As a background graphic for reports on abortion, TV has sometimes used a depiction of a late-term fetus hanging in space, with no connection to a pregnant woman. The “floating fetus” logo is in sync with the media’s tendency to push women out of the public’s mental picture of the abortion issue.
In recent years, national media have heavily covered the issue of abortion. In 1989 and 1990, close to 1500 articles on abortion appeared in major dailies; the weeklies — Time, Newsweek, U.S. News & World Report — have featured stories on abortion more regularly than any other social policy issue.
However, as is the case with other social policy issues such as civil rights or welfare, abortion is more often covered not from the perspective of those most affected by the issue, but from the standpoint of Washington politics. According to the National Newspaper Index of major dailies, there were more articles on how the issue of abortion has affected various political candidacies, races and parties than there were articles on how women with unwanted pregnancies are affected by growing restrictions on funding and counseling.
Though former Gov. Bob Martinez of Florida will never have an abortion, a Washington Post headline declared (8/1/89): “Governor at Risk on Abortion Issue.” While it is individual women, not political parties, who confront the choice to terminate a pregnancy, a Wall Street Journal headline stated(10/20/89): “Abortion Debate Proves Painful for Republicans.”
National news outlets have occasionally shown themselves willing to deal with the painful reality of abortion for women and the tragedy of unwanted children — but usually only when discussing abortion policies of foreign governments, in particular the policies of Eastern European countries under Communism. For example, Newsweek published an article titled “When Abortion Is Denied: What of the ‘Unwanted’?” (8/22/88), discussing the consequences of Czechoslovakia’s ban on abortions. And the Washington Post ran a poignant article (6/17/90) on restricted access to abortion in Romania under Ceausescu. But the human consequences of restricting access to abortion in the U.S. have seldom made news.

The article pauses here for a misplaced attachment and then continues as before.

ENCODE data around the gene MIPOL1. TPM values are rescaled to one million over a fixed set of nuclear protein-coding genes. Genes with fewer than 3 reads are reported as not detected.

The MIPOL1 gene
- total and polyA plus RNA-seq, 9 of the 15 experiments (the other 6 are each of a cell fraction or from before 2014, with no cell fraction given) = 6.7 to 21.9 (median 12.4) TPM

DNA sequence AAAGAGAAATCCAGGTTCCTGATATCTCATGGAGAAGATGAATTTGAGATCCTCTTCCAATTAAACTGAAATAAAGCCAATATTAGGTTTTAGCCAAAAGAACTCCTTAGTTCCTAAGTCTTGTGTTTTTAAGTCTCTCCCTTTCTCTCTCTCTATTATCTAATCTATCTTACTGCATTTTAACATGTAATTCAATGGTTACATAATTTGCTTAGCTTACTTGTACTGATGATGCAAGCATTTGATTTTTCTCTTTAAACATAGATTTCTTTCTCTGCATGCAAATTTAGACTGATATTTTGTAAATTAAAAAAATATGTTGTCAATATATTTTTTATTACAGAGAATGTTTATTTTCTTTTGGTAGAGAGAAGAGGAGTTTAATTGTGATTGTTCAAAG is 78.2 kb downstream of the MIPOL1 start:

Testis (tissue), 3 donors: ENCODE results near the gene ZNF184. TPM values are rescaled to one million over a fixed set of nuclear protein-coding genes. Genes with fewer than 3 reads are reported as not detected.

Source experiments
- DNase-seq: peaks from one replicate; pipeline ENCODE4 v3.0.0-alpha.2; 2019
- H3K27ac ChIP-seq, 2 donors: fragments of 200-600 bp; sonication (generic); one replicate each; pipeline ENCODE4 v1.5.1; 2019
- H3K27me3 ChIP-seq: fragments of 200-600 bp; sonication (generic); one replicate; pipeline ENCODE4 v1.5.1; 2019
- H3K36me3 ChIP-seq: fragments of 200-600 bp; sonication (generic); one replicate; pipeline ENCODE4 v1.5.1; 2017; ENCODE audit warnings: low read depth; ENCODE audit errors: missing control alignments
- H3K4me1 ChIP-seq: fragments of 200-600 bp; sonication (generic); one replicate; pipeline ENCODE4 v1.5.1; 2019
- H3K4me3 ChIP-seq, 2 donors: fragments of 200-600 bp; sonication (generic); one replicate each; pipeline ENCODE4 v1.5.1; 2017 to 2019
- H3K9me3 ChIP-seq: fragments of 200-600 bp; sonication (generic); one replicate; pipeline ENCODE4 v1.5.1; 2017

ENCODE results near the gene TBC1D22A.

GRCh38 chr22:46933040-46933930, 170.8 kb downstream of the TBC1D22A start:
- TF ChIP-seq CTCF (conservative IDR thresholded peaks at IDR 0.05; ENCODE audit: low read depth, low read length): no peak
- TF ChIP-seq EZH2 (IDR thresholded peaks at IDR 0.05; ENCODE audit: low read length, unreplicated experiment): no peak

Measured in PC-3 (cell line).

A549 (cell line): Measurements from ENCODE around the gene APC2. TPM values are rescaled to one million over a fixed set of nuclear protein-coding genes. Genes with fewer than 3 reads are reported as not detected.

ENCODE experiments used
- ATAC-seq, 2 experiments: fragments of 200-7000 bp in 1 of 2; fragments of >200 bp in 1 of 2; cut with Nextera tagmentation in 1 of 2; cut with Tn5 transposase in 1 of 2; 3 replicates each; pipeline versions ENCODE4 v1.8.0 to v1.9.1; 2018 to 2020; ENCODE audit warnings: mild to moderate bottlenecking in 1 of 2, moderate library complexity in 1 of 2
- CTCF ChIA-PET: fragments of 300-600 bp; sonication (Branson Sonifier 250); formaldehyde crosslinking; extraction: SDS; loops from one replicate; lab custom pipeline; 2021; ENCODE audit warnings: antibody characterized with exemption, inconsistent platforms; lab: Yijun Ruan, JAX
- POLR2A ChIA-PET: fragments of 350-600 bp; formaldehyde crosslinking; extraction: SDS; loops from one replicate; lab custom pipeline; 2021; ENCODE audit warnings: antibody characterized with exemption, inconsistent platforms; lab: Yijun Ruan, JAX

What is striking in the coverage of abortion in mainstream media is the lack of opportunities that U.S. women have to speak for themselves and articulate their concerns. Although stories regularly carried the soundbites of abortion-rights representatives and anti-abortion spokespersons, the women affected by specific restrictions were rarely cited as sources in abortion stories.
For example, the Supreme Court decision that enabled states to require women under the age of 18 to get parental consent before getting an abortion was widely covered. However, while more than 1 million teenagers become pregnant each year, and thousands of them are affected by state legislation requiring parental consent, reporters almost never sought their reaction, covering the legal change without consulting anyone in the group that it impacts.
Articles on the recent cuts in Medicaid funding for abortion, and on President Bush’s veto of a provision that would have granted an exception in cases of rape or incest, similarly failed to quote the women who would be affected — poor women, largely women of color, and rape and incest victims. Rather, the story was played as a political skirmish, with members of Congress and administration officials, mostly male, squaring off against each other and trying to appear principled.
One recent challenge to abortion rights has been in the realm of abortion referrals and counseling. In September 1990, the Supreme Court was asked by the Bush administration to uphold federal regulations that prevent doctors, nurses and counselors at federally funded family-planning clinics from discussing the option of abortion or referring patients to abortion providers. An exceptional front-page article in the Washington Post (10/30/90) interviewed women who count on the services of these clinics and contemplated what it would mean if they closed. But most stories on the issue merely reported that the “U.S. Files Narrow Defense on Abortion Counseling” (New York Times, 9/9/90) and were relegated to the back pages.
Not only have women been undercited as a source in abortion stories, but much space has been devoted to questioning their capacity to speak on the subject altogether. (See Extra!, 7-8/90.) The Los Angeles Times (6/3/90)devoted 28 column inches to exploring the question, “Can Woman Reporters Write Objectively on Abortion?” — without pondering whether male reporters can.